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This portrait of Mary Countess Howe is one of Gainsborough’s most striking works. She stands confidently, with a hand-on-hip pose and direct gaze, set against a dark and unruly landscape. The painting was commissioned together with a full-length companion portrait of her husband Richard Howe, 1st Earl Howe, a successful British Naval officer and admiral. An appreciation of the pastoral and rural idyll was deemed highly fashionable amongst women in high society throughout the 18th century. Countess Howe owned substantial amounts of land in her own right, having inherited her father’s estates across north-east Leicestershire. Here, Gainsborough presents her as a socially ambitious land-owner, gracefully enjoying a stroll across her estates.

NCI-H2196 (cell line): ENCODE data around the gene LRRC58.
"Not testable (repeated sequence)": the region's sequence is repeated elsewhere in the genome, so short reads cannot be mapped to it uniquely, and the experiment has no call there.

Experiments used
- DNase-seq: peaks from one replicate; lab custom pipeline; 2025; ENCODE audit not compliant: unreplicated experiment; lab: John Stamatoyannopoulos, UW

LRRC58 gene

The portrait showcases Gainsborough’s incredible attention to detail, his distinctive and skilful feathery brushwork, along with his preference for setting his portraits against romantically wild landscapes.
Mary, Countess Howe (1732–1800)
oil on canvas
H 243.2 x W 154.3 cm
Iveagh Bequest, 1929